The Bank is a significant player in the field. Since 1995, the World Bank has approved over 1,500 lending projects with significant public sector components. Last year, it committed nearly $3.6 billion for lending for public sector management reforms in low and middle income countries. Getting the approach right means that we can do more with these resources in helping governments improve their public sector management. 

The draft World Bank Approach to Public Sector Management 2011-2020 is proposing some practical ways forward.  Are these over-ambitious or too cautious? Are they unduly inward-looking or hubristic in their view on the degree to which the Bank can influence global trends?

The draft Approach sees the Bank as a thought leader in improving public sector management. It asserts that the Bank can help move past hand-wringing about the difficulty of these issues, towards a clearer assessment of when the risks of failure are outweighed by the potential returns from success. It proposes that we strengthen the Bank’s own capability to diagnose functional problems and binding constraints, with a "good fit" rather than "best practice" approach.

The draft Approach sees the Bank as a major development actor, and argues that it can use its large and influential portfolio to obtain greater impact. It proposes using flexible approaches (including a proposed new Bank "Program for Results" lending instrument) that adjust to the nature of public sector management reform trajectories which are often incremental and require room for experimentation and constant adaptation.

The draft Approach also sees the Bank as a knowledge-generator. It proposes a significant scaling up in learning about what drives results in public sector reform, improving the evidence-base for understanding what works, when and why, in public sector reform. Similar to the catalytic role the Bank played for growth research in the 1990s, the Bank needs to create a "sputnik moment" for filling this knowledge gap. It proposes improved country-level tracking of institutional reform impact, learning more from Bank projects through treating them as natural experiments, and a multi agency research agenda that inform practical support strategies for future public sector reforms.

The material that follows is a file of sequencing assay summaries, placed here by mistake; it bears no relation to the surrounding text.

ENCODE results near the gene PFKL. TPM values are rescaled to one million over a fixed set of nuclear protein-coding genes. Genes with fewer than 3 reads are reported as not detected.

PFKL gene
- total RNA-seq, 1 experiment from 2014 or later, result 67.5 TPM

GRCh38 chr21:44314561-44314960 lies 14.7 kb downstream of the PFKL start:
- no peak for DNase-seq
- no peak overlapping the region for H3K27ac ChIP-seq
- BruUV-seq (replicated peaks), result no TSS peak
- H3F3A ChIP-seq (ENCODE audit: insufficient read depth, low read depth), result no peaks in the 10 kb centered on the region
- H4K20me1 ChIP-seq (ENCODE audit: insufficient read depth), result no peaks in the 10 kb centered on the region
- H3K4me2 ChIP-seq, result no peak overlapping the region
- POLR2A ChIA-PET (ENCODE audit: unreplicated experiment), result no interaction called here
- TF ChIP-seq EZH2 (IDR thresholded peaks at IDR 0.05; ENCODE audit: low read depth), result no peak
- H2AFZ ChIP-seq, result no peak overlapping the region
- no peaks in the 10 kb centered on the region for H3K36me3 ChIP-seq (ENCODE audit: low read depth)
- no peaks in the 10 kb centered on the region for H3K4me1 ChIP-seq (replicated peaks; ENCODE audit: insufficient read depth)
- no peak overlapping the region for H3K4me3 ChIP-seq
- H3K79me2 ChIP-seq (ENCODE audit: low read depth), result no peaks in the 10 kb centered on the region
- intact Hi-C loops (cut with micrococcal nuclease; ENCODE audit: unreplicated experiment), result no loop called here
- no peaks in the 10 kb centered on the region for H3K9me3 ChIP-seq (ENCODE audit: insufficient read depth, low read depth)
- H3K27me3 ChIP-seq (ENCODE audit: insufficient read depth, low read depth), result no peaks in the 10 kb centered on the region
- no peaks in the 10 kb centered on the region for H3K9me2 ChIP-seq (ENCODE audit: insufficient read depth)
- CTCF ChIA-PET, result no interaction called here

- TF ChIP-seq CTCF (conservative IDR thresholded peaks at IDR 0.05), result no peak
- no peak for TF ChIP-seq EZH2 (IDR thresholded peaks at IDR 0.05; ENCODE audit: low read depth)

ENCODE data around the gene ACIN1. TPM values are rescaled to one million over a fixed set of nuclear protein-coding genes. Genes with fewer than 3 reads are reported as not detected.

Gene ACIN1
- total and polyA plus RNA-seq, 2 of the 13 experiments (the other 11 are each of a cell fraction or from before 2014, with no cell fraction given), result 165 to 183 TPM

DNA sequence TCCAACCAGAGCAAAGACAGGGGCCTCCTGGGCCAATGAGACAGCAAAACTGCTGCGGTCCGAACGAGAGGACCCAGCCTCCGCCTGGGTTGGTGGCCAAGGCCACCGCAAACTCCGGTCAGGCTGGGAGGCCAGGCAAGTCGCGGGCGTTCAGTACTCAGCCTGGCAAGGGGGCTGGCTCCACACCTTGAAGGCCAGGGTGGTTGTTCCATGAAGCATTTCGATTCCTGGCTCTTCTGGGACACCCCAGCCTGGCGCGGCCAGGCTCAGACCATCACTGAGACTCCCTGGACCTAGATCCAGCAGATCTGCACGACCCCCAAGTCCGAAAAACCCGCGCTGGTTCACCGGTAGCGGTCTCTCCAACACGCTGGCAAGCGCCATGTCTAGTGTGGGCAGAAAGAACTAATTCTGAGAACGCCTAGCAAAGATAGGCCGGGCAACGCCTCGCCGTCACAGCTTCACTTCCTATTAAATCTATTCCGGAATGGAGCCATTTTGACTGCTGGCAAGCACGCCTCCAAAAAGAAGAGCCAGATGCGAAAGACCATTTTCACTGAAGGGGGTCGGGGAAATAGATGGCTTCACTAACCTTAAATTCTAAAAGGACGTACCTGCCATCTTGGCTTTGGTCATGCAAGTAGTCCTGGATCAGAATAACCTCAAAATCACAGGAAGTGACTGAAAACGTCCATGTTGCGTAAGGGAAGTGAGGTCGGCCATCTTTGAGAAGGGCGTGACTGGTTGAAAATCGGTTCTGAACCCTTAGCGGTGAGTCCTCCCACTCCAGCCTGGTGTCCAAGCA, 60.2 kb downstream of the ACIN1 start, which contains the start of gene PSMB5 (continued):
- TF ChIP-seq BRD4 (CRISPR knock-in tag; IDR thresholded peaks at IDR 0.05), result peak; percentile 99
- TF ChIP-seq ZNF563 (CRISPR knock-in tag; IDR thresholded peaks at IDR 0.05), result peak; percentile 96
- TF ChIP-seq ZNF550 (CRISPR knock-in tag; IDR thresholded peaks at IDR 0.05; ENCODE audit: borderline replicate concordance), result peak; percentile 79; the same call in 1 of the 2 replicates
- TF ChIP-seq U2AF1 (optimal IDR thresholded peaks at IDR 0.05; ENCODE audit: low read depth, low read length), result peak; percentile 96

Finally, the draft Approach sees the Bank as a disciplinary integrator. It notes that many specialists and advisors work on public sector management, even when this is not in their job titles. The Bank can mobilize collaboration between these different sector specialists (education, transport, public administration etc.).

Early consultations suggest where opinions diverge:
• Defining what the Bank does vs. focusing on how it does it. There are those who consider that the Bank should distinguish more clearly between areas where the knowledge base is more secure and the track record more robust (assisting in revenue administration reforms, designing Financial Management Information Systems, etc.), and those areas where success rates are much more mixed (civil service reforms). Others consider that the Bank will always respond to requests as best as it can and so should not rule anything out however daunting.
Narrow focus vs. broad leadership. There are those who argue that the Bank should focus on the quality of its own projects and research work. Others argue that the Bank has a strong global leadership role; it should consciously set an example of good support to governments and take an active lead in a new international research agenda.

Where do you come out, and why?


Nick Manning

Retired Head, Governance & Public Sector Management group World Bank and former Head of the Public Sector Management and Performance Division at the OECD